How They Train! Eric LaywellJanuary 2015
Did you compete in high school cross country or track?
- Track & Cross Country as a senior, Huron High School, Ann Arbor, Michigan (Let’s go River Rats!)
Did you compete in college cross country or track?
- Track & Cross Country as a freshman, Alma College, Alma, Michigan (Let’s go Scots!). I transferred to the University of Michigan (Let’s go Blue!), and have been running “unaffiliated” ever since
How many years have you been running?
Lifetime personal records
Best times from track or certified road races:
- 400m – :51
- 800m – 1:56
- Mile – 4:11
- 3000m – 8:35
- 5K – 15:10
- 4 miles – 19:56
- 5 miles – 25:10
- 10K – 31:29
- 15K – 49:12
- 10 Miles – 54:12
- 20K – 1:08:00
- 1/2 Marathon – 1:12:24
- Marathon – 2:38:02
- 50K (Trail) – 4:25
What running events do you train for or what are your training goals?
- I don’t really have specific training goals anymore. I just enjoy running with my friends or my dog, and putting out a hard effort in occasional races.
Consider your training over the past 6 months to one year. How many miles a week do you typically run when not injured and consistently running?
- 35-45 miles/week
What does your typical week of running look like?
- Monday: No running. 60-75 minutes of weights
- Tuesday: 6-7 miles including 10 x 800 on grass at anaerobic threshold pace (about 10K race effort) with 90 sec. recovery
- Wednesday: 8 miles at a relaxed pace
- Thursday: 6 miles at a relaxed to moderate pace, followed by 10 x 100m strides. 60-75 minutes of weights in the p.m.
- Friday: 5-8 miles at a moderate pace
- Saturday: 5-7 miles including 4 x 1200m at max VO2 pace (about 5K race effort) with 4 min. recovery
- Sunday: Long run of 1:45 to 2:30, depending on the time of year. Relaxed, aerobic pace
How does your training vary over the course of a year?
- It’s relatively consistent. My long run in cool months is 15+ miles, but I shorten it during the summer, rarely going more than 12 miles at a time.
Do you take recovery or down time?
- I usually take one day a week off from running, but I don’t plan any extended breaks during the year.
Do you peak for certain races?
- Not any more.
How much sleep do you usually get at night?
- 6-8 hours. But I could easily sleep 10 hours a night if I didn’t have kids and a damn job.
What time of day do you normally run?
- I run almost exclusively in the morning, starting between 6:30 and 7:30.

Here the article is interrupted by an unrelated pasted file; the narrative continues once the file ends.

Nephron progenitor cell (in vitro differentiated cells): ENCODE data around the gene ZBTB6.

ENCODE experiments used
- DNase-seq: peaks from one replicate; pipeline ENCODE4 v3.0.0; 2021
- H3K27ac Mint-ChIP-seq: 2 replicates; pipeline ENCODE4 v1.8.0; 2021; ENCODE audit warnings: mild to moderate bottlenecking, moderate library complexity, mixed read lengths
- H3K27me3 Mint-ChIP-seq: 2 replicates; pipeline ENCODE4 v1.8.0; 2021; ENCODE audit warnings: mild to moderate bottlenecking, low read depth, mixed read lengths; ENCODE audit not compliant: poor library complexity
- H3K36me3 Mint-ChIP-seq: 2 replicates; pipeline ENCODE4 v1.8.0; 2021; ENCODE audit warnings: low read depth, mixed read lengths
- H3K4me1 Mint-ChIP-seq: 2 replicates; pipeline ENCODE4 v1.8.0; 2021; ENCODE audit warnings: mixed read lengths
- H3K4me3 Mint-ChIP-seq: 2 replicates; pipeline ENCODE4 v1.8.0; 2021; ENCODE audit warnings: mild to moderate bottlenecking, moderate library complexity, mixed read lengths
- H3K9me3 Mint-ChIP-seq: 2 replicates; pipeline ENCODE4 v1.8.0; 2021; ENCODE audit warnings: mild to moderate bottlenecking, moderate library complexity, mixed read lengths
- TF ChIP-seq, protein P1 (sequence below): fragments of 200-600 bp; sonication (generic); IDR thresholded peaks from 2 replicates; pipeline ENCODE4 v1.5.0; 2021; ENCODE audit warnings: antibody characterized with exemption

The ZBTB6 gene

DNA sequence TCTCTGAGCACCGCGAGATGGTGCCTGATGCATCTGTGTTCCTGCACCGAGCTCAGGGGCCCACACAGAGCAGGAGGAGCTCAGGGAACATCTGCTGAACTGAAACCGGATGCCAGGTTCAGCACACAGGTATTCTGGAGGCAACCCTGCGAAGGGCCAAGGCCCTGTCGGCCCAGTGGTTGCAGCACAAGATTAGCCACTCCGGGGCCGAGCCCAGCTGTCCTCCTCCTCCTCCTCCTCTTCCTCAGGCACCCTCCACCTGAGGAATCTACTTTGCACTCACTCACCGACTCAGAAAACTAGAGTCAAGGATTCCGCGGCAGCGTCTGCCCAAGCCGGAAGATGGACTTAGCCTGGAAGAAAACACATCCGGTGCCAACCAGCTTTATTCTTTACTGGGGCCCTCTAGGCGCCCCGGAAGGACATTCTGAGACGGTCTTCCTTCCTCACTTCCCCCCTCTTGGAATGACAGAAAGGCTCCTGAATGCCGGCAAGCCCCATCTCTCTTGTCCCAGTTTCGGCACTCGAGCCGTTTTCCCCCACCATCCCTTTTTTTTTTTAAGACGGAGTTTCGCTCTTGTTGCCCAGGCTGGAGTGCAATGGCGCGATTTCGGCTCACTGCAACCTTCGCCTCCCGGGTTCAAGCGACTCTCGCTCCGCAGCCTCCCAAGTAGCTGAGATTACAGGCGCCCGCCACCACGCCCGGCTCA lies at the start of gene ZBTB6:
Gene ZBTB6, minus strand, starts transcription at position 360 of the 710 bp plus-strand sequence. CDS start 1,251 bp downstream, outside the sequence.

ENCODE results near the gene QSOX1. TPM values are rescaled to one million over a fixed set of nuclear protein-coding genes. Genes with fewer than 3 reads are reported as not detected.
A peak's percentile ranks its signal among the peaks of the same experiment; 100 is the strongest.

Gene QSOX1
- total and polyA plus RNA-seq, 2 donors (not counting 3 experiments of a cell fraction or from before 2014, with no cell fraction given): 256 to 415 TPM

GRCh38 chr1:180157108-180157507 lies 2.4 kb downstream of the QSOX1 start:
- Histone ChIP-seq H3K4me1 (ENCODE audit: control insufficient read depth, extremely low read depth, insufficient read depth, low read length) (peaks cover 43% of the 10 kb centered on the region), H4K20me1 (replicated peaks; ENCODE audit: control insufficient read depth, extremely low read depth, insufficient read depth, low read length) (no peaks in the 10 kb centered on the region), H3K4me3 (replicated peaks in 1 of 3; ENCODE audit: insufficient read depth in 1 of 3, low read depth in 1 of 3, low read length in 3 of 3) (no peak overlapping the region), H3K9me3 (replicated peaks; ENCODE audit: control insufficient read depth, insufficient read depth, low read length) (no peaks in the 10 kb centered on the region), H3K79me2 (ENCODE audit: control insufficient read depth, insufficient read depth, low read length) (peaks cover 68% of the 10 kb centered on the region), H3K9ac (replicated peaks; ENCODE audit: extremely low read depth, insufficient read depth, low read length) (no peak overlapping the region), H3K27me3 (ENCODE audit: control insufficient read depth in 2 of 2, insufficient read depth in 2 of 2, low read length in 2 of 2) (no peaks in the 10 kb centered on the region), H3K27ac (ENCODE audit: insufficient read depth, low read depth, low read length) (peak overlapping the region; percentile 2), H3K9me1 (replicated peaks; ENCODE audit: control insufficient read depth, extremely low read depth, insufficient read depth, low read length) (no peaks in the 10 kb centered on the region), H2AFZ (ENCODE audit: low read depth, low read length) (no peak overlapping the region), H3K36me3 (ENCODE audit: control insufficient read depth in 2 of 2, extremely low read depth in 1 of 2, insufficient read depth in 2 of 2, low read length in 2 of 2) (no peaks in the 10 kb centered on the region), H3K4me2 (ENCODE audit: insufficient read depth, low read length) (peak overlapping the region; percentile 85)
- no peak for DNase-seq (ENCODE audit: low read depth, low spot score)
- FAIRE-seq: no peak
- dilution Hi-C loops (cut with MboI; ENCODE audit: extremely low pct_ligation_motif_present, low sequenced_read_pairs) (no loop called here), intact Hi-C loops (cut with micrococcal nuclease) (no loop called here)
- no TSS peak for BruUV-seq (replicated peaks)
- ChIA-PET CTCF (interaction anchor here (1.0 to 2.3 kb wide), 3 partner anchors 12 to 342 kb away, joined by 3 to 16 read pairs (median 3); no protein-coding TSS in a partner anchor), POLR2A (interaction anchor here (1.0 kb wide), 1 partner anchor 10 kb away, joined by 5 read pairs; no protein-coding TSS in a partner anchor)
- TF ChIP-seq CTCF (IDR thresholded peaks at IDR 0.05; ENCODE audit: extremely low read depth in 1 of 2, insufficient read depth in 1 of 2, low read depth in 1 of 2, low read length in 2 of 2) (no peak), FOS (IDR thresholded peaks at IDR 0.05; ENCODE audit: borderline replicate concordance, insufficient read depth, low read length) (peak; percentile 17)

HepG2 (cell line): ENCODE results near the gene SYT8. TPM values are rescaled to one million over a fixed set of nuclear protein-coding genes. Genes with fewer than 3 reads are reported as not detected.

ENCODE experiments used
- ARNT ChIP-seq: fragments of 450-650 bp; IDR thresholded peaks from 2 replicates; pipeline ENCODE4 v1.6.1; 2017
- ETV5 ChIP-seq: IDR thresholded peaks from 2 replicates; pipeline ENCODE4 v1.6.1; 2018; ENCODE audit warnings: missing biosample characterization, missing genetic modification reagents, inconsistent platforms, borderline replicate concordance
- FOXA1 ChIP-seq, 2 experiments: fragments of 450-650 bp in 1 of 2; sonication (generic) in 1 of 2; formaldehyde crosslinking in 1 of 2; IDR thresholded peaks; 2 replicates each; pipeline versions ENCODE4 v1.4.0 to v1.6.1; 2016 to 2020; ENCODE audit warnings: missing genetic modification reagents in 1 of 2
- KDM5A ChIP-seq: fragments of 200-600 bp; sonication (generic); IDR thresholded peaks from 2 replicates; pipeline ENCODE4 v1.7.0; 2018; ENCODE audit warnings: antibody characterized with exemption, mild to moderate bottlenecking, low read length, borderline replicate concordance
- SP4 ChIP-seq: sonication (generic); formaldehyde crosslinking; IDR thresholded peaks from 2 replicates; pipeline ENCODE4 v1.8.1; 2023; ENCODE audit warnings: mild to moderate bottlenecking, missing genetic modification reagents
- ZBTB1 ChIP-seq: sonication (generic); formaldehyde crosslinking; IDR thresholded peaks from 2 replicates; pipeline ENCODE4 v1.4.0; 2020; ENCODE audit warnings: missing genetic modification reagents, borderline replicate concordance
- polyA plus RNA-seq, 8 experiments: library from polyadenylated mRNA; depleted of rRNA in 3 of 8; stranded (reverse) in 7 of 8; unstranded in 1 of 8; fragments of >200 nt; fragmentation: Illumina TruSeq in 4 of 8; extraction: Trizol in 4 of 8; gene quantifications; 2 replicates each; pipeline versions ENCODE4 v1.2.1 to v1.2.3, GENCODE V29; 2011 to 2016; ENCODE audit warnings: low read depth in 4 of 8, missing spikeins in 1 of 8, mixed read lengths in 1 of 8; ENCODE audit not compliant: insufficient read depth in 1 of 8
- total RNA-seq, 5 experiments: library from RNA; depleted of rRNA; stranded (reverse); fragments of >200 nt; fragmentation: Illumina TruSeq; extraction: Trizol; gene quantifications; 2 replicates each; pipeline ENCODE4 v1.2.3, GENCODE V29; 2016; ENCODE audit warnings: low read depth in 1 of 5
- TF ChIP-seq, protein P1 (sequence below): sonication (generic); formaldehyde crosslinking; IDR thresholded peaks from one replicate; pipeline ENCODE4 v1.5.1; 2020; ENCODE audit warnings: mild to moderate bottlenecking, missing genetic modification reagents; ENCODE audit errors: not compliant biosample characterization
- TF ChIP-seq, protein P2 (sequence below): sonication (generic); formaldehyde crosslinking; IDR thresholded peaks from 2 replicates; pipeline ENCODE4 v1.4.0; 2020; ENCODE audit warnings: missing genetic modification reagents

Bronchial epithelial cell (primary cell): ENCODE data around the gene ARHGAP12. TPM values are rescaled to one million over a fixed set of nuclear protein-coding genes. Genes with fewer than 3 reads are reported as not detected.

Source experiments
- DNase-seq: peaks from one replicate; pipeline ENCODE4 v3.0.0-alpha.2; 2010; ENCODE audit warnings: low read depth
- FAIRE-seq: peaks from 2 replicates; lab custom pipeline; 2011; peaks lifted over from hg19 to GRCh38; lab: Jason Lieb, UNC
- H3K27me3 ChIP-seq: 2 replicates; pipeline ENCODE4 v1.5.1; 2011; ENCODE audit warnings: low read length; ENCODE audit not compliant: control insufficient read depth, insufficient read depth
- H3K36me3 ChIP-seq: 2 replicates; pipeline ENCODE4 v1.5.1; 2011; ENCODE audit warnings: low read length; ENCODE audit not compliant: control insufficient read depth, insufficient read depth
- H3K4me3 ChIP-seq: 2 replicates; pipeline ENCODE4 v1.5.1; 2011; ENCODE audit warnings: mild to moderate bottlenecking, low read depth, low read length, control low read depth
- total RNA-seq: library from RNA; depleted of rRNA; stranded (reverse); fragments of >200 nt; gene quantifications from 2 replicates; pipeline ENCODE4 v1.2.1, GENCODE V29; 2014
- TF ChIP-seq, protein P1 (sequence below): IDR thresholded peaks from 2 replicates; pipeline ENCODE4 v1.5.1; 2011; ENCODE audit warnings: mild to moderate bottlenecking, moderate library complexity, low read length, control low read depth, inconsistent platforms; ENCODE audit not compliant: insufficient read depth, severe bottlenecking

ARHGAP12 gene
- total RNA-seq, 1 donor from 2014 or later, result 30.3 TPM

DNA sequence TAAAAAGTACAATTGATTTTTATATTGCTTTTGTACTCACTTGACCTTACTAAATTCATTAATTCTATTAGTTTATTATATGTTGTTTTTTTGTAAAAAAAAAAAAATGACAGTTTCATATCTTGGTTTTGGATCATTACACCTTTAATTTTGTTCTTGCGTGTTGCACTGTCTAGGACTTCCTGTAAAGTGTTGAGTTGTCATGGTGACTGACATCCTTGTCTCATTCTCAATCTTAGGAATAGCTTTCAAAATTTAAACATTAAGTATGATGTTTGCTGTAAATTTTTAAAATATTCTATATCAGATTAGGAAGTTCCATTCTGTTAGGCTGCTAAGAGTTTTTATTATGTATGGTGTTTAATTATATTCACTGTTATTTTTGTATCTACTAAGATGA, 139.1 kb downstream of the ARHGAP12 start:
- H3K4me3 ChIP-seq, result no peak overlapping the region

What injuries have hampered your training over the past year?
- I have not been injured in the past year. In fact, I’ve never been seriously injured. I get occasional bouts of tendinitis, but they always clear up with reduced training or a short layoff.
Do you take any dietary or medical supplements?
- Rum (the expensive, sipping kind – not the cheap swill that people mix with Coke).
What type of running shoes do you prefer?
- I’m fortunate to be able to wear almost any kind of shoe. I look for something cushiony, flexible, and on the clearance table. I do, however, occasionally splurge for Hoka’s. It’s twice the cushioning at triple the expense, but I would eschew pavement entirely if not for them.
Do you race in a different type of running shoe?
- If it’s a road race, I’ll wear a pair of Hoka Rapa Nui. For trail or cross country races I have a variety of shoes, but I don’t know what they’re called.
Do you use weight training?
- Why, yes, I do. Thanks for noticing! I lift about every third day, and cycle through three different workouts. The major exercises I focus on are bench press, incline press, shoulder press, pull-ups, rows, curls, back extensions squats, knee extensions, and lunges. Almost all exercises are done with barbells or dumbbells rather than machines, and the weights are moderate to heavy. I suppose I could use this time and energy to run higher mileage, but at this point in life I think it’s more important to be able to walk right.
Do you stretch?
- I stretch very seldom. Unless you count working my joints through their functional range of motion while supporting substantial amounts of weight. In that case, I stretch every time I go to the gym.
What are your favorite running routes?
- The vast majority of my running is done on dirt trails or grass, mostly at Phipps and Maclay Gardens. I also like Old Centerville Road and Alford Arm in winter (in summer the flies leave you a pockmarked, bleeding mess).
What running resources do you like that would benefit someone else?
- I used to voraciously read everything I could find about running. Training systems come, and training systems go. The best thing to do is read a lot and experiment to find what works for you. If I had to recommend one, single resource it would be Heart Monitor Training for the Compleat Idiot by John L. Parker (http://www.amazon.com/Heart-Monitor-Training-Compleat-Idiot/dp/1891369849). The principles are sound, simple, and applicable even if you don’t use a heart rate monitor.
How has your training changed over the years?
- I used to enjoy running 3000+ miles per year. Now I run 1800-2000. I’m no longer neurotically compulsive about getting my run in each day. I still enjoy running hard workouts and occasional races, but I spent my youth as a hyper-competitive jerk and now I have little interest in what the clock says.
What examples can you give of specific training methods, and what were the results?
- Without doubt my body has always responded best to anaerobic threshold running; longish intervals at about 10K race effort with relatively brief bouts of recovery. Three of my favorite examples include:
- 20 x 400m with 30 seconds rest
- 10 x 800m with 90 seconds rest
- 2 x 2 mile with 3-4 minutes rest
What advice do you have for beginning or experienced runners to help them with their training?
- You don’t improve by training hard. You improve by recovering after you train hard.